Read the whole thing. Jeet Heer also addresses the underrepresentation of other racial groups in Canadian universities.

Link: Too Brazen by Jeet Heer (via Knowing Coves)

Posted in White People Studies. Tags: , , , , , , , , , , , , , , . Comments Off on Maclean’s “‘Too Asian’?” is xenophobic; Margaret Wente’s defence is obfuscation.

Canada’s Maclean’s has a whiteness problem.

“‘Too Asian’?” was not the first racist Maclean’s article lamenting the quantity of racialized people displacing white people and white power.

In 2006, Maclean’s published “The future belongs to Islam” by Mark Steyn, who assumed that Muslims all over the world were primarily focused on a shared goal of imposing Islamic law globally, and tried to bring to everyone’s attention that the birth rates of Muslim-majority countries were higher than the birth rates of European countries. Steyn also pointed out that although “Africa” has a high birth rate, it is “riddled with AIDS” and “as we saw in Rwanda, [Africans’] primary identity is tribal”. Steyn then invoked a white colonialist narrative by describing Muslim-majority areas as “Indian territory”, “lawless fringes of the map”, and “badlands” that needed to be “brought within the bounds of the ordered world”. He waxed nostalgically about “the old Indian territory”, when “no one had to worry about the Sioux riding down Fifth Avenue”, “the white man settled the Indian territory”, and “the Injuns had bows and arrows and the cavalry had rifles.” His complaint was that “today’s Indian territory”—i.e., Muslim-majority countries (!)—now have nuclear weapons, and “the fellow from the badlands” can now ride planes and travel quickly. Later, Steyn recounted a story in which some youths in Belgium assaulted a bus passenger, alleging that it was not at all surprising that the youths were “of Moroccan origin”.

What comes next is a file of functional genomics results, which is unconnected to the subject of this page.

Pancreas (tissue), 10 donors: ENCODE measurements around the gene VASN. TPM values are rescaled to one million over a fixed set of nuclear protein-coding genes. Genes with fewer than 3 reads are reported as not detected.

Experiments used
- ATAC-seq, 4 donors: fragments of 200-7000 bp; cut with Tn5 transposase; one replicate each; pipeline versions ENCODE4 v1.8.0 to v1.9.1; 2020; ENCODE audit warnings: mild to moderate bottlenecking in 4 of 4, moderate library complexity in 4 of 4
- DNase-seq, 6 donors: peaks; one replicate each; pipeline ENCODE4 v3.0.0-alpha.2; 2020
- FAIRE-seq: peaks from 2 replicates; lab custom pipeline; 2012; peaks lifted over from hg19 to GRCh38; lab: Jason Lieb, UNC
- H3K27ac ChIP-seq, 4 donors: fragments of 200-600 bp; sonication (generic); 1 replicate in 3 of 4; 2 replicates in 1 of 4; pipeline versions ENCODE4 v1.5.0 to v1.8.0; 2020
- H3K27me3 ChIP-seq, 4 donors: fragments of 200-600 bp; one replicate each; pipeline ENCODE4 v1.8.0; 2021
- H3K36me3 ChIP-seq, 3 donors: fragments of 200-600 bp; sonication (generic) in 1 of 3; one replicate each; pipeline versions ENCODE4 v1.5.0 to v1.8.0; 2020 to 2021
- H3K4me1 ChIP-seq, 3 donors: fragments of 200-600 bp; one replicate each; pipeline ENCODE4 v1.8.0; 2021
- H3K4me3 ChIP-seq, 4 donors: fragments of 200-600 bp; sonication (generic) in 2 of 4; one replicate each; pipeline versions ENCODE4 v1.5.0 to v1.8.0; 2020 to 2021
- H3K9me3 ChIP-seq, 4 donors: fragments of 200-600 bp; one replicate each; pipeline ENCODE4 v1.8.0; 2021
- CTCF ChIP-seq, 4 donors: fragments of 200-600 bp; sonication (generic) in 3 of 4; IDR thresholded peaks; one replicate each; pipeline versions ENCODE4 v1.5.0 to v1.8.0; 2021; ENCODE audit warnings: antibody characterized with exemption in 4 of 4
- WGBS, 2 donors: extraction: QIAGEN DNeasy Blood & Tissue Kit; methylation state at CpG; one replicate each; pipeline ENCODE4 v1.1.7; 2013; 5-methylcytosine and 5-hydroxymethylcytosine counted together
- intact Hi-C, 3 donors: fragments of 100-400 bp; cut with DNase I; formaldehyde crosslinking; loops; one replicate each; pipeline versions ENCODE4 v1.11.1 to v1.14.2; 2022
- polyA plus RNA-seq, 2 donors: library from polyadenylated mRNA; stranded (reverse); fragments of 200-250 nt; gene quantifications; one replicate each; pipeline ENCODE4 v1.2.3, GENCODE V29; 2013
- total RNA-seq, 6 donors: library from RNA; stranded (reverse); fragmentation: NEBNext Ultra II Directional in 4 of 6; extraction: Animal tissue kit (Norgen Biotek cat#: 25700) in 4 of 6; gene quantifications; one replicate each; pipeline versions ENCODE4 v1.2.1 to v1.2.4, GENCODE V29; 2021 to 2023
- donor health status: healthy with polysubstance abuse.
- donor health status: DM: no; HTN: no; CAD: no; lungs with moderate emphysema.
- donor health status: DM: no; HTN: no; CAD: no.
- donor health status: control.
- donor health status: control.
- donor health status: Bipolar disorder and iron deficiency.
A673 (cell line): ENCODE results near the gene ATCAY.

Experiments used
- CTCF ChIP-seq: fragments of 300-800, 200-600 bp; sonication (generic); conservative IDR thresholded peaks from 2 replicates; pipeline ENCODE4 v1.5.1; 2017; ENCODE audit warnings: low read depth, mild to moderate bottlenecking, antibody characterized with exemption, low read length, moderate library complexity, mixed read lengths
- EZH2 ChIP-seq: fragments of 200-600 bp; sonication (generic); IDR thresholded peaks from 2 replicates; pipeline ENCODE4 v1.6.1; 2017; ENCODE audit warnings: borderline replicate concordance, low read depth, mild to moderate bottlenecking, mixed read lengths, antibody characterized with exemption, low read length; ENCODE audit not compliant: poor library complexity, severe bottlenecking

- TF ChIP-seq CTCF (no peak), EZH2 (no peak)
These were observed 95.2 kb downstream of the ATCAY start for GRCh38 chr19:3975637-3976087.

In other words, Maclean’s has already published an extremely racist (and Islamophobic) article in the past. Four years later in 2010, Maclean’s “‘Too Asian’?” article expresses the same fears about an “Asian invasion” and dismay at the increasing numbers of racialized people in relation to white people within a given population. Not only is Maclean’s “‘Too Asian’?” a repeat of the W5 “Campus Giveaway” program in 1979 that griped about Asians taking up space in Canadian universities, but it is also a repeat of Maclean’s 2006 article that bemoaned the changing of demographics from white to racialized.

Read the rest of this entry »

31 years later, White Canadians are still racist and learned nothing from 1979.

In Maclean’s Magazine revisits old fears with ‘Too Asian?’ article at Racialicious, Arturo R. García blogs:

As one reader noted via e-mail, these fears are nothing new: In 1979, the CTV network aired a news piece called “Campus Giveaway,” that misrepresented Chinese Canadian students as foreigners, and inflated enrollment statistics. The story led to protests against both the network and W5, the program on which the story aired. The controversy was cited as the impetus for the formation of the Chinese Canadian National Council.

Chinese Canadians protested the perpetual foreigner stereotype in 1979. This happened before I was born.

31 years later in 2010, we, the next generation of Chinese Canadians, are still considered perpetual foreigners who do not deserve to be in university as much as White Canadians. How many generations will it take for White Canadians to recognize that they do not deserve Canadian privileges more than other Canadians? Will White Canadians forget their racist history and repeat the cycle again in the year 2041?

Read the rest of this entry »

Posted in White People Studies. Tags: , , , , , , , , , , , , , , . Comments Off on 31 years later, White Canadians are still racist and learned nothing from 1979.

Canadian White Person: “He might be a Canadian citizen but he’ll never be a real Canadian.”

Via Asians Not Studying, a tumblr blog created in response to the racist Maclean’s article, “Too Asian”.